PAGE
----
When’s the last time you waited in a long line to make a purchase at the mall? Unless you’re a fan of Black Friday shopping, it may have been a while. Today, not only do we not have to go to a physical store when we want something, we don’t even have to drag ourselves out of bed to fetch our credit cards — they’re all handily stored in our favorite shopping apps. We can put items in our cart and fly through checkout in a single click. It’s painless and convenient, and that’s why it’s costing us so very much.
In 2018, consumer spending in apps topped $101 billion, an increase of 60% over 2016, according to analytics firm App Annie. Why the huge gains? “Psychologically, the apps don’t show us the total of what we’re losing,” says Sherrie Campbell, a clinical psychologist. “We push a button, and bam — our Uber shows up. You don’t even ‘pay’ for Starbucks anymore, you can just bring your phone in. We’re not feeling the loss of money, only the gain.” Plus, if you’re not fond of keeping track of your finances (and many people aren’t) you may never fully understand how your in-app spending adds up.
Thankfully there are ways to bring your financial self back down to earth. Here are four.
Set Up Alerts On Your Debit & Credit Cards
It’s time to take your relationship with your bank to the next level — by giving it your phone number. When you allow your bank to text you alerts when you make a purchase, or reach a certain spending limit, it can force you to face the financial effects of your actions immediately.
“Your bank can send you a message telling you how much you have in your account, so you know whether to slow down your spending,” says Josh Mungavin, a certified financial planner and principal wealth manager at Evensky & Katz Foldes Financial Wealth Management. “The same goes for credit cards — you can have them send you a message once your balance goes over a certain amount.” Consider it a mental nudge that it’s time to focus on your budget.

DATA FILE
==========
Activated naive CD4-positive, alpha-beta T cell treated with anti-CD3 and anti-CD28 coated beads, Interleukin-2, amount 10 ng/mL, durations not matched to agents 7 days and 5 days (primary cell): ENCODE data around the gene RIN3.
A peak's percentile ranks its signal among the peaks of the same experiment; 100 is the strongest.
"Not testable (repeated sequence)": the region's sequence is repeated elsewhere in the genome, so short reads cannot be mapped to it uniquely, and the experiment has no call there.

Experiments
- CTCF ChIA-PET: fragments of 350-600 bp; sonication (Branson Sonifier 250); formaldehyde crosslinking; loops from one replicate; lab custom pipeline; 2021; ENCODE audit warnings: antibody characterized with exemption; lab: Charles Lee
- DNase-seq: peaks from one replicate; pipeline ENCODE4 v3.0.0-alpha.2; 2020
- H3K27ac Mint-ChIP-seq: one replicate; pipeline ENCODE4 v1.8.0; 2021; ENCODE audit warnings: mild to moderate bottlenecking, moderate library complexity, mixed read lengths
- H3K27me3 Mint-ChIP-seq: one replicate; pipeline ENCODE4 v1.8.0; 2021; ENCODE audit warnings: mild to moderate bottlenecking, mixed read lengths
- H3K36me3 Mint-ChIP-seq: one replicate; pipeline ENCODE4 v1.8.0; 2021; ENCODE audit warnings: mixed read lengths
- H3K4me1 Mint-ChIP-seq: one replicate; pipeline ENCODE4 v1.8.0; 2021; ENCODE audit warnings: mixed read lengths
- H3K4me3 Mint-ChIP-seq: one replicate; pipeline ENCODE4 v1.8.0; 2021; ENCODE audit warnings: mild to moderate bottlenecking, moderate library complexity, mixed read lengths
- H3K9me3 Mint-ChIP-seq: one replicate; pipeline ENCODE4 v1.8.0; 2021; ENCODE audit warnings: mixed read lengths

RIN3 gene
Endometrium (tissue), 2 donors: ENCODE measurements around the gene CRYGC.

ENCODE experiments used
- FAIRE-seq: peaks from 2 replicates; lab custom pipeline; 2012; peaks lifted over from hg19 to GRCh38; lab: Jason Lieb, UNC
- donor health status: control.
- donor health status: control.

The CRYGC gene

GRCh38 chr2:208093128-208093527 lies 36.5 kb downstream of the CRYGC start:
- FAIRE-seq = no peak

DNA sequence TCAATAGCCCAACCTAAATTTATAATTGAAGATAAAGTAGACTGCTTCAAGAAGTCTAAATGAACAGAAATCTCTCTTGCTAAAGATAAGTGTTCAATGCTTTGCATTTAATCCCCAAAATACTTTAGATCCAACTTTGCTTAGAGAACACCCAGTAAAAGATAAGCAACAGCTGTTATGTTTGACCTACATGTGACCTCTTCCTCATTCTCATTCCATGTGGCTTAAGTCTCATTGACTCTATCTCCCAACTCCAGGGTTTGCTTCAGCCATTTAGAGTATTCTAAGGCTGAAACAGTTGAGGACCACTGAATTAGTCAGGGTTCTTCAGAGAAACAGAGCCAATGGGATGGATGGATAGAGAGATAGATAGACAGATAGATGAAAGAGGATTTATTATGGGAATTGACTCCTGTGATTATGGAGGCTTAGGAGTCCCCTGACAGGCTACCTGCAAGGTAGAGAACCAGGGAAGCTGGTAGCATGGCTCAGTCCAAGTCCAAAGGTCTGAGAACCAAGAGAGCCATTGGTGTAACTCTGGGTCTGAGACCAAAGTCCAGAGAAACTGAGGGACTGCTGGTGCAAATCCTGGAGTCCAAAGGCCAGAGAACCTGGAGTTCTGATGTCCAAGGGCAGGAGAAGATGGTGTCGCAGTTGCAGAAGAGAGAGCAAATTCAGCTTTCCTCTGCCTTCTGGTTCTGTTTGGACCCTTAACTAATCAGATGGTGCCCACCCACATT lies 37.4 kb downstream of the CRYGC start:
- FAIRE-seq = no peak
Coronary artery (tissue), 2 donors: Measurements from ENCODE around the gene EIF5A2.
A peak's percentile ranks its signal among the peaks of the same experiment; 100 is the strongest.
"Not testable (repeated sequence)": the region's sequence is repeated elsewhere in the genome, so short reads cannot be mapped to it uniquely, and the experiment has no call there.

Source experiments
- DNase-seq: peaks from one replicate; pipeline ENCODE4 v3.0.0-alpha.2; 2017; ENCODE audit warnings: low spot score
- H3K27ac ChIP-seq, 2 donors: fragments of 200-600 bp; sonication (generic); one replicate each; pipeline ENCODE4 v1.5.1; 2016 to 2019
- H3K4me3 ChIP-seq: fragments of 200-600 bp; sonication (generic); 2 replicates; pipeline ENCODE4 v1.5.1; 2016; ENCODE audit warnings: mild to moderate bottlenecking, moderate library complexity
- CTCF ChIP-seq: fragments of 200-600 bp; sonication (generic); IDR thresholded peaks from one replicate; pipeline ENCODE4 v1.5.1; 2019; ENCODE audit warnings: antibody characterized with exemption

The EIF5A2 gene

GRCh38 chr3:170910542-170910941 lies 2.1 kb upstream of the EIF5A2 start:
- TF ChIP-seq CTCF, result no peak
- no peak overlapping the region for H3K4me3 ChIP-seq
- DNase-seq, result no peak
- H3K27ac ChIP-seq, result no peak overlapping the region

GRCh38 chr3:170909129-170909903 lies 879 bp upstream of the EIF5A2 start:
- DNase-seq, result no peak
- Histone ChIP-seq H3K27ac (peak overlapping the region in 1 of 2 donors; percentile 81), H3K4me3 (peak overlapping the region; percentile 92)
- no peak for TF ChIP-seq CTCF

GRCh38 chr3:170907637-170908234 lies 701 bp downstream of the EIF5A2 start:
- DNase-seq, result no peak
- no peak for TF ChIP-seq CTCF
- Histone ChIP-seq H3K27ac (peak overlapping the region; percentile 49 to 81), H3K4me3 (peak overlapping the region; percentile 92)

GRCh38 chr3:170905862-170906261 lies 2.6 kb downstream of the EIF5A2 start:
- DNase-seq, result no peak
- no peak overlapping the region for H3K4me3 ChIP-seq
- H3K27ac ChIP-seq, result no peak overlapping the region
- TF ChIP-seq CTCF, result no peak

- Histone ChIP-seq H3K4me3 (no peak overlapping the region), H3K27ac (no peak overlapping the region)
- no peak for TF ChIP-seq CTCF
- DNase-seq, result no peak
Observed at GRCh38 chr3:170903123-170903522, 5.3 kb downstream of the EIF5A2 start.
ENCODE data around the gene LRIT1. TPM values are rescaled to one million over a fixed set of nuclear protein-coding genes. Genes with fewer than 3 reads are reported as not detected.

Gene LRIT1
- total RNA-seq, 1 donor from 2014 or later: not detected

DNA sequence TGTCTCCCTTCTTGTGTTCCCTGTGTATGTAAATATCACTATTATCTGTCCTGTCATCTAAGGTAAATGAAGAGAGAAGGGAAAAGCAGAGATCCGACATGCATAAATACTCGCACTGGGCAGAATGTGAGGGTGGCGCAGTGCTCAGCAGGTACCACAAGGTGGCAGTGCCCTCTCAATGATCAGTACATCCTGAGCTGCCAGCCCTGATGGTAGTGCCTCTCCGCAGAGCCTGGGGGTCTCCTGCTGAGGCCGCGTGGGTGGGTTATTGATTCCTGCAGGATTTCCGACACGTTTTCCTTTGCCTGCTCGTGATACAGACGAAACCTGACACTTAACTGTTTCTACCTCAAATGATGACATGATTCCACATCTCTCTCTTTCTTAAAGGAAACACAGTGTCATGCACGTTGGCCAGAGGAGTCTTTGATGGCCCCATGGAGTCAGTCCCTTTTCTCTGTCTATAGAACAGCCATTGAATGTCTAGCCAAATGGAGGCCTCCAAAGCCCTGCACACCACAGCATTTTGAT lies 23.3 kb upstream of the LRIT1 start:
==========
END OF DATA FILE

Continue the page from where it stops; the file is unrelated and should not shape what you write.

Use Apps & App Blockers To Budget & Save
Your phone is small, but mighty — it has the power to make or break your budget, and companies know this. That’s why budget monitoring apps like Digit or Empower are now a thing. They help to track your in-app spending and can keep you spending within your means. You link your bank account to the app, which will then analyze your earnings and guide you on how much you should save and spend.
If you’re really looking to reign in your spending, you may want to try a more extreme approach — an app blocker, Mungavin suggests. These restrict your usage of certain apps based on the parameters you set, like the times of day you are (or aren’t) allowed to use them. If the Zappos app is your favorite lunch break companion, your app blocker can be programmed to make it unavailable from noon to 2 p.m., for example. They can also help you reign in overall screen time and cut down on distraction. The happy byproduct, Mungavin says, is that it can also cut down on the number of things that you buy.
Use Your Computer
Consider deleting certain particularly troublesome apps and make a new rule that you’ll only shop on your computer. Why?Using your computer helps delay the immediate gratification of shopping that makes apps so addictive. Typing in the website URL is more work than just clicking on your app. You can’t purchase things without a wifi connection. Computer shopping isn’t as easy to do with a single hand while, say, lounging in bed. And finally, using your computer can remind you that you’re spending money, because the spending is all being done in one place, in a single browser. Sometimes when we’re shopping in multiple apps, we can’t really gauge how much we’re spending because it feels more spread out, Campbell says.
Create A Separate Discretionary Spending Account
The idea of having separate checking and savings accounts is nothing new, but what about a discretionary spending account? Having a few different bank accounts that pull a certain amount out of your paycheck every payday, can be a great solution for keeping your spending under control, Mungavin suggests. With his proposed system, some of your money would put into your savings and retirement accounts, another portion would go into your main checking account that’s reserved for bills and essentials, and any leftovers would be shuttled into your new discretionary spending account. That money can truly be “mad money” or “fun money,” since you’ve taken care of all your other expenses. You can relish spending every penny, knowing that you won’t interfere with your other goals.
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